So recently there were some popular news articles with titles like, "Mathematicians Want to Say Goodbye to Pi" -- first I've heard of it, and of course initially it sounded ridiculous (I guess that's the point of news-article title-writing, eh?) The gist of it is that in theory, when dealing with circles, it would easier to exchange the value pi = circumference/diameter for tau = circumference/radius, i.e., tau = 2*pi.

And actually, that very quickly hit me as something that would be very nice to have. It would make a lot of trigonometry and calculus easier. The number of radians in a circle would simply be tau (instead of 2*pi). Perhaps most important for me, circles are inherently defined by their radius (all points a given distance from the center), not by their diameter.

Now my first attempt at an objection was the formula for a circle's area, which would get ever-so slightly more complicated, switching from A = pi*r^2 to A = tau*r^2/2. But that's a small thing, and in fact it reminds you of the fundamental integral(r)=r^2/2 which is used to derive it in calculus (instead of a disappearing denominator trick, canceled by the constant 2*pi).

The other thing that just occurred to me -- and motivated this post -- is what it does to Euler's identity, e^(i*pi) = -1 (or however you want to move the terms around). Now, I may be an angry crank, but if I think deeply about this celebrated identity (it was voted "most beautiful formula" in the Mathematical Intelligencer, 1990; a post which I have taped on the wall over my computer), it's not terribly interesting; granted that the imaginary part of the exponential function is a rotation in the complex plane, and coincidentally pi happens to be half a circle, i.e., landing on the point (-1, 0). If we used tau more commonly, then the triviality would be more apparent: e^(i*tau) = 0, and no one would get as worked up about it anymore. Or maybe people would think it's even more "beautiful" then, hell, I don't know. :-)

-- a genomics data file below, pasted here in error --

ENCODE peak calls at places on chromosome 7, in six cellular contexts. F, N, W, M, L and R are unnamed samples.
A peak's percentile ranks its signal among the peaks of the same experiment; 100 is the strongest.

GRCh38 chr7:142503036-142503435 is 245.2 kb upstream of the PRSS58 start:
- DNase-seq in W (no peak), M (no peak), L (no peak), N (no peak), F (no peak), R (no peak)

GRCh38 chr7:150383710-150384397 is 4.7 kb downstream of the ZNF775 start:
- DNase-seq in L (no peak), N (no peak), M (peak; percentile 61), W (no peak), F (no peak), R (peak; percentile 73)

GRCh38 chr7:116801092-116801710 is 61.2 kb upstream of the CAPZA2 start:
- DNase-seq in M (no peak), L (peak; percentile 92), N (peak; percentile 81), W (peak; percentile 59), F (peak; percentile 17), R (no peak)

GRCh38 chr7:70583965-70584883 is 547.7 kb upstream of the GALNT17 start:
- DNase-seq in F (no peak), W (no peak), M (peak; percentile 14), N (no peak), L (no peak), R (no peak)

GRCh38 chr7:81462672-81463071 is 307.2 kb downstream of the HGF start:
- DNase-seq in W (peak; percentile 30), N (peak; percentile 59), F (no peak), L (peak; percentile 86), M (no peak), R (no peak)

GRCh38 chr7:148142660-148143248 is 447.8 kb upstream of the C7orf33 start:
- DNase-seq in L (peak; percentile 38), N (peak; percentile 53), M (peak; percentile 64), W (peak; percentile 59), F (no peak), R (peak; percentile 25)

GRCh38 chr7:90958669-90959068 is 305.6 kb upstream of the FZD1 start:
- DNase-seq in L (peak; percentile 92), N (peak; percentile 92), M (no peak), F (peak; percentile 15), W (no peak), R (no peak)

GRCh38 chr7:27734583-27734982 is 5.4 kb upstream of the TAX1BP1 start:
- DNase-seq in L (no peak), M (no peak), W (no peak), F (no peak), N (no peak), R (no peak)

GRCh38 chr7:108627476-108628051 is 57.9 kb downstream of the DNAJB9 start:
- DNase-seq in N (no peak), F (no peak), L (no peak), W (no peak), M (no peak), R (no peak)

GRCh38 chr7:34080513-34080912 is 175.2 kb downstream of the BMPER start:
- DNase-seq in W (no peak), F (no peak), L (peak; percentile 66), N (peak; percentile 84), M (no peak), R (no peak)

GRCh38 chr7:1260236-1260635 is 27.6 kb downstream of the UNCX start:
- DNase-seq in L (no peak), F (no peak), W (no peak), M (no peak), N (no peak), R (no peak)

Am I going to try to switch the thousands-year legacy of using pi to tau? Not me, man, I've got enough to do without quixotic crusades. But yeah, if I could pick different historical legacies the options for (1) switch pi to tau, and (2) switch electrical current signs (link), would be near the top of the list.

What do you think?

Edit: Of course, e^(i*tau) = 1 (not 0). [Knocks self on head.] Maybe that actually is more beautiful.

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As soon as we get base 12 installed!

ReplyDeleteI'm a firm proponent of tau to replace pi, and have even mentioned it in my maths tutorials sometimes (only if there was time spare at the end mind, and there was generally a positive response).

ReplyDeleteI think that it will be a challenge to get tau accepted universally, but not completely impossible, especially as it's so easy to replace (considering that 2*pi occurs all over the place). The worst problem right now is that people do seem to recognise it as generally superior, but still seem to regard it as a bit of a joke.

spacelem -- It's honestly is a nice thing to imagine having in place.

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